• Applicant should be 18 years of age or older (there are a few states that allow younger).


• Candidate must have completed a state approved EMT course within the past two years.


• Applicant must have a current “Healthcare Provider” CPR-BLS (Cardiopulmonary Resuscitation – Basic Life Support).


• Candidate needs to successfully pass both sections of the NREMT Exams. Both the Cognitive and Psychomotor portions need to be completed within the last 12 months.


EMS Responsibilities


After getting certified as an Emergency Medical Services Personnel a candidate has certain responsibilities. The NREMT expects certified EMTs to be responsible for their own certification and notify the National Registry in regards to any of the following:


• A change in mailing address, which can be done on your user profile page.
• Any criminal conviction
• Disciplinary action in any state that causes interruption of licensure or right to practice.

How To Become EMT Certified


How to get an EMT certification may vary from state to state, but there are some guidelines set by the National Registry of Emergency Medical Technicians (NREMT). Along with those set standards, there are some other things an individual can do to increase their ability to successfully get certified on the first attempt.


This 13 Steps to EMT Certification infographic lists out recommendations to follow both before and after getting EMT certified. Each step is explained in more detail below.  


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Below are 13 steps for getting and keeping EMT certification.


1. CPR CertificationBLS-CPR for “Healthcare Providers” (Basic Life Support – Cardiopulmonary Resuscitation) is a pre-requisite for EMT courses. It will need to be taken before a candidate can apply to some EMT classes.


This CPR class is a good introduction into emergency response scenarios and can be taken in one afternoon. In California these BLS-CPR classes are about 4 hours long, can be taken through the local American Red Cross for $85, and the certification lasts for two years.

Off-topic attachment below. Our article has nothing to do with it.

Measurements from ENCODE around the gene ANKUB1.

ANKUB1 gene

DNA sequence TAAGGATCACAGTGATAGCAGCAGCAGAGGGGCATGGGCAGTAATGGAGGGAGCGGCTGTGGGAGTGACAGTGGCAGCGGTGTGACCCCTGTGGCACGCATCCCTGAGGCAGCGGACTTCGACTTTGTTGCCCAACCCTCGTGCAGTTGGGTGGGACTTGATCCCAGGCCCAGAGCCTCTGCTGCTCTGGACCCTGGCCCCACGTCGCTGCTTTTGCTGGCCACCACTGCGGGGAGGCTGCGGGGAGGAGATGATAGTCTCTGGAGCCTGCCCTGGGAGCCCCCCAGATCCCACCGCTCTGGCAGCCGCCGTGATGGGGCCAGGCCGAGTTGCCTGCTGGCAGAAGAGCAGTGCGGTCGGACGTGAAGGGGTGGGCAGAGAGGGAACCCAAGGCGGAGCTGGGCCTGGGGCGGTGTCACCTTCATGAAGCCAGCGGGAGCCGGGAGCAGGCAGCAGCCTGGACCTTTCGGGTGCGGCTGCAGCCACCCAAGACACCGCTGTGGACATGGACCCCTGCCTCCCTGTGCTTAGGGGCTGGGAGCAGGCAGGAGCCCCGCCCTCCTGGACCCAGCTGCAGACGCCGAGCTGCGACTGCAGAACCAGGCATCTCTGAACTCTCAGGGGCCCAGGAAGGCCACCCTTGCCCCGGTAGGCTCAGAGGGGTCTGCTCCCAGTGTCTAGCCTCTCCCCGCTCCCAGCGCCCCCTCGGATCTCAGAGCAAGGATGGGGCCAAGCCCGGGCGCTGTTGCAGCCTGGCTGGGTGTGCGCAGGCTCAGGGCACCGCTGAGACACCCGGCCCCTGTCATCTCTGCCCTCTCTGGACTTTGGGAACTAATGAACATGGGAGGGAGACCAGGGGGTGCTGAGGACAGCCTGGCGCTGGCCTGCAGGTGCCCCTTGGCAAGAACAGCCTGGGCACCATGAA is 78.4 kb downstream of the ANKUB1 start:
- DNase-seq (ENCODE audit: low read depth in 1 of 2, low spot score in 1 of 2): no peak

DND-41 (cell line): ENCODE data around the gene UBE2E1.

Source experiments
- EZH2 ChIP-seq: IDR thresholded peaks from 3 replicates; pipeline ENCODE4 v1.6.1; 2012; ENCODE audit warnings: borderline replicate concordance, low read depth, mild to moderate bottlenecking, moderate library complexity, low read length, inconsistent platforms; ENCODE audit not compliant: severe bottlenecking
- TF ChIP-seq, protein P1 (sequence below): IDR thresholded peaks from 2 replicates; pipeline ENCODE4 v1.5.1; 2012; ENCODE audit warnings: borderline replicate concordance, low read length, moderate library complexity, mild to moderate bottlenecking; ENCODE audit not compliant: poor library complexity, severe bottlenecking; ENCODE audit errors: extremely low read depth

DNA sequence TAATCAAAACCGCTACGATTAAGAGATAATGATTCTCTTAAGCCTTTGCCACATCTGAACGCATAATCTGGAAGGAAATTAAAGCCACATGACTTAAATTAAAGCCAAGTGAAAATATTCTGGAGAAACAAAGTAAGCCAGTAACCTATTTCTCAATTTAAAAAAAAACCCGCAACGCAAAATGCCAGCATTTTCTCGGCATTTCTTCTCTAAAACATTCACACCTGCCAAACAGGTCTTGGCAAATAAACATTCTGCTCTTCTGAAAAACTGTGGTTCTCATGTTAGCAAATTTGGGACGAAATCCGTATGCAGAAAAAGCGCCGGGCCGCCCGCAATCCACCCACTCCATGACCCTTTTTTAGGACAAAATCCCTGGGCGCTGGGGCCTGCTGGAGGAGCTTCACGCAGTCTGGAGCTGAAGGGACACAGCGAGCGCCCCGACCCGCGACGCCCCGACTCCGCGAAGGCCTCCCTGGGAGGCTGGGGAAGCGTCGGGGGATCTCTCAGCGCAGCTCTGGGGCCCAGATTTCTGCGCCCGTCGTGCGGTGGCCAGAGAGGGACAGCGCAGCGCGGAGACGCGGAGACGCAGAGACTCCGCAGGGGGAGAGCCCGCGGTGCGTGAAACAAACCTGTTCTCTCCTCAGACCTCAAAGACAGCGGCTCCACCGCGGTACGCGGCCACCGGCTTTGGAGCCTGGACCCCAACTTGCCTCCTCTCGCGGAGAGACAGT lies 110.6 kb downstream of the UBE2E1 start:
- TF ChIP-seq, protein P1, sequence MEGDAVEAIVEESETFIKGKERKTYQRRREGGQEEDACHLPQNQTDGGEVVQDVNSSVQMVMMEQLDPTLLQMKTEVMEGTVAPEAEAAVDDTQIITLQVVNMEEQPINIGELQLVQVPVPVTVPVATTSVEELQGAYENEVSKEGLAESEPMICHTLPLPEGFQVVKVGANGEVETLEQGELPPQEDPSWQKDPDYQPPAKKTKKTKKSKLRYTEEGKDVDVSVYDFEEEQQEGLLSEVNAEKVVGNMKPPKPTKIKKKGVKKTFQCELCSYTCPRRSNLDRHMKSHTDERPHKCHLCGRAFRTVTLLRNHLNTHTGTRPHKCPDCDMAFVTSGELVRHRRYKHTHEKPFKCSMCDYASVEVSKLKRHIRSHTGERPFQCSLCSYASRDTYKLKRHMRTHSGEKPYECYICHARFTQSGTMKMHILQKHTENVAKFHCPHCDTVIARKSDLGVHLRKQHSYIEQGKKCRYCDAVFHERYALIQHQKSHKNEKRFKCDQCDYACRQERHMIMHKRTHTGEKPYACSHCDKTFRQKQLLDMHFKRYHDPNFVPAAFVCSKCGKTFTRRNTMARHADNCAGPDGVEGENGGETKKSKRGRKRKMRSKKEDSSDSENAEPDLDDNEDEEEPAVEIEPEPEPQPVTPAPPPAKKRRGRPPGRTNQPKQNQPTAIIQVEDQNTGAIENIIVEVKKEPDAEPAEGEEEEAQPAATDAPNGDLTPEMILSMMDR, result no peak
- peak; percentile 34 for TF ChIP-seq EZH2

Topics covered in this course include learning how to perform CPR, using an Automated External Defibrillator (AED), and treatments for obstructed airways.


2. Check Local Ambulances For Ride Alongs: Going on an ambulance ride along as a civilian is not guaranteed, but many private Ambulance companies do allow citizen ride alongs – especially to future EMTs.


If you have never been exposed to emergency medicine, this might be a good time to do an ambulance ride along. Experiencing what it’s like to respond to emergency scenes and provide patient care can be motivating before committing to an EMT school.


Many facilities allow prospective students to ride along as an observer. Call local ambulance companies and let them know you want to start a career as an emergency medical responder and would like to know if they allow civilian ride alongs. Tell them you have already taken your BLS-CPR Healthcare provider class so they know you are serious about becoming a Basic EMT.


Some companies only allow students affiliated with a school to ride along so don’t take it personal if they won’t allow a civilian ride along. If they approve you, make sure you ask if there is a required dress (usually a polo shirt and navy blue or black pants) and try to maintain a friendly but professional attitude.